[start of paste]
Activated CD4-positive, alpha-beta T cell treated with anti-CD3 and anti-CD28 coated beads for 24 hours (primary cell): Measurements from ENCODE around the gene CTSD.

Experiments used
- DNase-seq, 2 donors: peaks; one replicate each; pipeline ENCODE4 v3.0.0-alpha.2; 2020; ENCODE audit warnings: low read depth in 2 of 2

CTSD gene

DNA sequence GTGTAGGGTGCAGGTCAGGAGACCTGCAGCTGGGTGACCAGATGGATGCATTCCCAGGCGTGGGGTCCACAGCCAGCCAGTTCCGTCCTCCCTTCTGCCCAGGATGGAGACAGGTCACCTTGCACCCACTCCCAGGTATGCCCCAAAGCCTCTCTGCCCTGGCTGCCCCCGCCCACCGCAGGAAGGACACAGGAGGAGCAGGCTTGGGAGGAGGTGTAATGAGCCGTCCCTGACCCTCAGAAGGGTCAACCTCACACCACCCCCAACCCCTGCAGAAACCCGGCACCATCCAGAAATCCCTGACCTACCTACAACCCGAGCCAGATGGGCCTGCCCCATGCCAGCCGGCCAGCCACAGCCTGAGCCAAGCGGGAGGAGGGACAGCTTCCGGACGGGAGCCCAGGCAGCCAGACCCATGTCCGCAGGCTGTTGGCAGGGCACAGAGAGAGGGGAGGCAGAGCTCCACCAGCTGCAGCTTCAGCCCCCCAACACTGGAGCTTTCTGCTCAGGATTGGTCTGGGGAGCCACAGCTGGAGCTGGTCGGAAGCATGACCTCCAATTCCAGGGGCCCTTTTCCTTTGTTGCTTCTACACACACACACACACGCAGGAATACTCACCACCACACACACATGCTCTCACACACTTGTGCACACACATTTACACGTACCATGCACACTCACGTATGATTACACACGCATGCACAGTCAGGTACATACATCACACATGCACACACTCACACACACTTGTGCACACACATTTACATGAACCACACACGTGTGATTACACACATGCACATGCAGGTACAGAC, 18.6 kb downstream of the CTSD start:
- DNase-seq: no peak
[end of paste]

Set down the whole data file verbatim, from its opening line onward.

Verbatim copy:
Activated CD4-positive, alpha-beta T cell treated with anti-CD3 and anti-CD28 coated beads for 24 hours (primary cell): Measurements from ENCODE around the gene CTSD.

Experiments used
- DNase-seq, 2 donors: peaks; one replicate each; pipeline ENCODE4 v3.0.0-alpha.2; 2020; ENCODE audit warnings: low read depth in 2 of 2

CTSD gene

DNA sequence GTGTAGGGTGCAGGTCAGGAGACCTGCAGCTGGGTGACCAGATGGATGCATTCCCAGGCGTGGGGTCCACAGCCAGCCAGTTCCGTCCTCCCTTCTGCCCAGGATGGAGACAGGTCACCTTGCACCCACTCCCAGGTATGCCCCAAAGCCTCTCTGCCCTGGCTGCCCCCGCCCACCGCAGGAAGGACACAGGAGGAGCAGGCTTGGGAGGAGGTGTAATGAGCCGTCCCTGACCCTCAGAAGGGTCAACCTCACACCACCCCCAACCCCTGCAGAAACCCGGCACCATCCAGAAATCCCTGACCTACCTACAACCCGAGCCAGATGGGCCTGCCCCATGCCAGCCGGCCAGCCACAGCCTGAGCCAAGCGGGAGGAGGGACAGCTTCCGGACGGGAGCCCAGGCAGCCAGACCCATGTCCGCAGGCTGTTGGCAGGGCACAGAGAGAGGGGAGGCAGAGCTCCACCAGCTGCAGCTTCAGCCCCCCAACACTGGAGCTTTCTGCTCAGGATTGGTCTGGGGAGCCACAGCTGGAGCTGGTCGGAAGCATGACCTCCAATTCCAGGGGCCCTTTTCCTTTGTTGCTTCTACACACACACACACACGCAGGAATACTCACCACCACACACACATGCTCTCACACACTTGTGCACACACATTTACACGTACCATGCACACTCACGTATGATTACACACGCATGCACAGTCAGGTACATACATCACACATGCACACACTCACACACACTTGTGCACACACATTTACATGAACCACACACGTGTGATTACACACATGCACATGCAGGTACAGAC, 18.6 kb downstream of the CTSD start:
- DNase-seq: no peak